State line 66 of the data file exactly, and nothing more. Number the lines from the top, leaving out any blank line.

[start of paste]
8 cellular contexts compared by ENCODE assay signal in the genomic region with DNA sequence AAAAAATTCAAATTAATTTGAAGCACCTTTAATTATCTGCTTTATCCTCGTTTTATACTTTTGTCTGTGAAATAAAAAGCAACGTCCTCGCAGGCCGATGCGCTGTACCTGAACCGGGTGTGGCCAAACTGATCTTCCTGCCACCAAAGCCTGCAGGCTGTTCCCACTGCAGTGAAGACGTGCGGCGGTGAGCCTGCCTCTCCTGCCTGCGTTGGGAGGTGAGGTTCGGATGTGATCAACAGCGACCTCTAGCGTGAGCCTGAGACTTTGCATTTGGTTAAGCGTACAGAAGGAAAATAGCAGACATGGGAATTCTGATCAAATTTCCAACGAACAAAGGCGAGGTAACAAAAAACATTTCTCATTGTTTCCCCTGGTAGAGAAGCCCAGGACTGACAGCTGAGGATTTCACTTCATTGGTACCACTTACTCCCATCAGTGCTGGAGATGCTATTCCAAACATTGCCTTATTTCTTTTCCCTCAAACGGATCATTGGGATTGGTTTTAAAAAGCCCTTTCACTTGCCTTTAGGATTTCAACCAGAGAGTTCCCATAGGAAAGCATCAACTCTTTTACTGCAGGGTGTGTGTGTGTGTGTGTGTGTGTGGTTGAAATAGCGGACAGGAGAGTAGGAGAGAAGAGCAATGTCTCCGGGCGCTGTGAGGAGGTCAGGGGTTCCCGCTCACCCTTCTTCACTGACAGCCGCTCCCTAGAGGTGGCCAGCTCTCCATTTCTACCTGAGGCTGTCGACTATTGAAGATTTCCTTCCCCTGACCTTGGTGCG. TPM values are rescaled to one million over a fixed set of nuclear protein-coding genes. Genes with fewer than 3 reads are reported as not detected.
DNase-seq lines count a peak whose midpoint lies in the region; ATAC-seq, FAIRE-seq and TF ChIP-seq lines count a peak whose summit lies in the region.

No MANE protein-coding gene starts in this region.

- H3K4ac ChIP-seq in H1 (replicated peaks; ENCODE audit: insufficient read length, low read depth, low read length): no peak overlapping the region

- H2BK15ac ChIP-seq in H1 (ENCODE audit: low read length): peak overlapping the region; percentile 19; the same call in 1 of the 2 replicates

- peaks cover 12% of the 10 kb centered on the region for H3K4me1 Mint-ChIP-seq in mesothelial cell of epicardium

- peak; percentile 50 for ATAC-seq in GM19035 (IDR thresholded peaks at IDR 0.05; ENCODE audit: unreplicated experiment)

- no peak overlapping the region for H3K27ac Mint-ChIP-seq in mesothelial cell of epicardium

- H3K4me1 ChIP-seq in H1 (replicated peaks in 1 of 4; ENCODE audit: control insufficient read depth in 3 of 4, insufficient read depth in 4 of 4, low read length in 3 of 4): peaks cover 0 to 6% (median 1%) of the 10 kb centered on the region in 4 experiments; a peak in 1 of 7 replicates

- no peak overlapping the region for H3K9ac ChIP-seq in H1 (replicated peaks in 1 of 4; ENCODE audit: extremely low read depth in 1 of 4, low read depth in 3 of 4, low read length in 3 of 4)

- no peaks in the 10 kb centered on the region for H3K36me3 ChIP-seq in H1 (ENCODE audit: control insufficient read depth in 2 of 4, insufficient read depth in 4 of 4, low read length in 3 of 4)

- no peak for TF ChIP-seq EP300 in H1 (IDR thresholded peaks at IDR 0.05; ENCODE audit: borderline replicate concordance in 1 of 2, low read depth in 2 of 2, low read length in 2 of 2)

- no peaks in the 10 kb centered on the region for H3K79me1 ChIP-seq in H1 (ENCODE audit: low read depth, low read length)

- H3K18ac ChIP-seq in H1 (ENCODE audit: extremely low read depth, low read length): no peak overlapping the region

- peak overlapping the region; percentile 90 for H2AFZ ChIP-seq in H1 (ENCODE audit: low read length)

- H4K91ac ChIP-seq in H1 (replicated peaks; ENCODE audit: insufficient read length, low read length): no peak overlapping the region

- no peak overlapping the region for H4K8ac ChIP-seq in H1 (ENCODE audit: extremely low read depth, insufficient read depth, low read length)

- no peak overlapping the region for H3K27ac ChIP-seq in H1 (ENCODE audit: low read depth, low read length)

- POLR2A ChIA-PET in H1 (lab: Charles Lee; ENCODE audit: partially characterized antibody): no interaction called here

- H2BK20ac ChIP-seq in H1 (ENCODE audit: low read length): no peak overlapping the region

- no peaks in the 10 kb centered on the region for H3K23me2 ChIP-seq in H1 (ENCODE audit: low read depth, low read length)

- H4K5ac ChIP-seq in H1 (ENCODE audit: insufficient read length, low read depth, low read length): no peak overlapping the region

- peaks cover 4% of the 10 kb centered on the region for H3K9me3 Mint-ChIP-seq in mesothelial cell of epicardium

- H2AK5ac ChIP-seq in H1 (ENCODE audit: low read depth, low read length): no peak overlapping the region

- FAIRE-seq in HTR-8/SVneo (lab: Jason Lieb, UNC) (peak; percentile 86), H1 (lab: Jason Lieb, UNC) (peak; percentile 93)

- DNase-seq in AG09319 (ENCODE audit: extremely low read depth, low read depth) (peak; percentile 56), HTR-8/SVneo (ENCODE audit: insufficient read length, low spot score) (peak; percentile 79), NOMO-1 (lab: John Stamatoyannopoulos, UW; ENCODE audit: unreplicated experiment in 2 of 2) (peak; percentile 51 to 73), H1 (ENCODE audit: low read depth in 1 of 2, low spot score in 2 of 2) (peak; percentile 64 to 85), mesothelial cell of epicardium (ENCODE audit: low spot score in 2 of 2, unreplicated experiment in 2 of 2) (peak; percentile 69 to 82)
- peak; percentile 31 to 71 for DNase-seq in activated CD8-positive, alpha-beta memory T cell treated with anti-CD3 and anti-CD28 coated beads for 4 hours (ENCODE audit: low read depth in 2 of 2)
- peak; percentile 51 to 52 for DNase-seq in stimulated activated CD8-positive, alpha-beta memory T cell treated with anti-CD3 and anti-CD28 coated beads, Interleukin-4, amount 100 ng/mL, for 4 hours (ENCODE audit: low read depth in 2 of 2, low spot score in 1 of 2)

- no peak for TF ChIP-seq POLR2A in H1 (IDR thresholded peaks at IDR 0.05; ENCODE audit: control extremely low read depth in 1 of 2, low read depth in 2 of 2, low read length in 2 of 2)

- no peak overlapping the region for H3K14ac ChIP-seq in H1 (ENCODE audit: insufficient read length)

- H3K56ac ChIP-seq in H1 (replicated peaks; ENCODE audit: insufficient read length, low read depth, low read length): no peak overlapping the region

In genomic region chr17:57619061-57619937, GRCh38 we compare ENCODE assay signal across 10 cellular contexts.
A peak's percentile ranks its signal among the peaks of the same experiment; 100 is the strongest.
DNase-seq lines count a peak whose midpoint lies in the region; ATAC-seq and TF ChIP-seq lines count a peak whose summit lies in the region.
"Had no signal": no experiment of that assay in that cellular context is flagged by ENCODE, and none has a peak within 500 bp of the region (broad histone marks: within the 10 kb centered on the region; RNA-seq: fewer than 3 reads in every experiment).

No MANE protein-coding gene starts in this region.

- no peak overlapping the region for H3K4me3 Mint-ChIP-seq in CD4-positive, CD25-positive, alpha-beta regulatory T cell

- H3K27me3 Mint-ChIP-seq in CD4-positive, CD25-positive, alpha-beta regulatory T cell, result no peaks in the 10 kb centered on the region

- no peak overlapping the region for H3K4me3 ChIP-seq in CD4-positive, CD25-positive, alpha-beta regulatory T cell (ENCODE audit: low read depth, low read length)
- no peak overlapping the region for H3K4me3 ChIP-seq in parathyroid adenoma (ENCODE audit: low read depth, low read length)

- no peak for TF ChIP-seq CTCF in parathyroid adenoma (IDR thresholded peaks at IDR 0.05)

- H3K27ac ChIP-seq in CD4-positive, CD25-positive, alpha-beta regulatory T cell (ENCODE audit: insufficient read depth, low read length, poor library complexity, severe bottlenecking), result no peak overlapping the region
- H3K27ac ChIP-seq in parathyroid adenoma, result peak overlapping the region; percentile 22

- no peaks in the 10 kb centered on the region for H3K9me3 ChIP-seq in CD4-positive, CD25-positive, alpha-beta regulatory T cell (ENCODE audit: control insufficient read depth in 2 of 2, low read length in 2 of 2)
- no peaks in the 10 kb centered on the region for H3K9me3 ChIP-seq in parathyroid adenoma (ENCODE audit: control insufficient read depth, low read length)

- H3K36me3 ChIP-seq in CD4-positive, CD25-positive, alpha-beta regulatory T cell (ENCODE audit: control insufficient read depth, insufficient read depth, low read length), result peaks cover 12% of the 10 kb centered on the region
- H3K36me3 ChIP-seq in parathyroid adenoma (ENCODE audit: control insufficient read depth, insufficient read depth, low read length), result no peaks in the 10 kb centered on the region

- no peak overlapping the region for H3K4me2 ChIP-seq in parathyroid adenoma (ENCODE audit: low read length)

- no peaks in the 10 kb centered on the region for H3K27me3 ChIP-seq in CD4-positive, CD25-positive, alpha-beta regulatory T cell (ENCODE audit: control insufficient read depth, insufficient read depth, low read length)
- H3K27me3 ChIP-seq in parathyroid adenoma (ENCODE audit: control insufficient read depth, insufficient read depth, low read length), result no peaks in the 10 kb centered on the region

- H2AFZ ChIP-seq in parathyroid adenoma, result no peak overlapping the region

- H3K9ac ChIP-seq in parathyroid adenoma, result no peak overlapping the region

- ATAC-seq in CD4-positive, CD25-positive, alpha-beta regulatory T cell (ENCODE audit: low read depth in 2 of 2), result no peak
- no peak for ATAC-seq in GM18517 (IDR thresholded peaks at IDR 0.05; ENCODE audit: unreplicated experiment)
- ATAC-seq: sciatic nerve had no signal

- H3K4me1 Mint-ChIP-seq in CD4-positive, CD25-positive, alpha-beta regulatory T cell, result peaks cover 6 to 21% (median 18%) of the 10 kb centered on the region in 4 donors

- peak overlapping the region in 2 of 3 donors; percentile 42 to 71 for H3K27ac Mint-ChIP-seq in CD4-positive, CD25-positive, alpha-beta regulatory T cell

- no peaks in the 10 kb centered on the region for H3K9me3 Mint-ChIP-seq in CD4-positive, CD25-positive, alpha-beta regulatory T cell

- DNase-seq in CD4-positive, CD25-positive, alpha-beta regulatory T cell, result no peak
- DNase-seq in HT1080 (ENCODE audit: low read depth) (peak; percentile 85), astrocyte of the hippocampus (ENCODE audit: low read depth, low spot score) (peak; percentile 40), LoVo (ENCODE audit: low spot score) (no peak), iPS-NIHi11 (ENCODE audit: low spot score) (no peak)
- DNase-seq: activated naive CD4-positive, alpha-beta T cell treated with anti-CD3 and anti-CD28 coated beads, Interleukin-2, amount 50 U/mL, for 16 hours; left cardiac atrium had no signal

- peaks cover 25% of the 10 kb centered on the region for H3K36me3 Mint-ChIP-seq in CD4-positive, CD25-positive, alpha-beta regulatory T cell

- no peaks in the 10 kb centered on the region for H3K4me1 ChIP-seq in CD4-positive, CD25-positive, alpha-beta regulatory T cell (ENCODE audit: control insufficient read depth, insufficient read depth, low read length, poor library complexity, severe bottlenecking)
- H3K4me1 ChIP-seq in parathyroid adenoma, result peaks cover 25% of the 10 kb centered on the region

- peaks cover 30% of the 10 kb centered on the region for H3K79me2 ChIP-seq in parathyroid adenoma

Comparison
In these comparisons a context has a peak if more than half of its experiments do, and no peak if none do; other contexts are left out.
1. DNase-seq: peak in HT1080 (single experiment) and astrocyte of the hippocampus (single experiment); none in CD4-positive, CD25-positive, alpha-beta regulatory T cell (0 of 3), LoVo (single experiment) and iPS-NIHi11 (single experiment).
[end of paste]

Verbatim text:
Comparison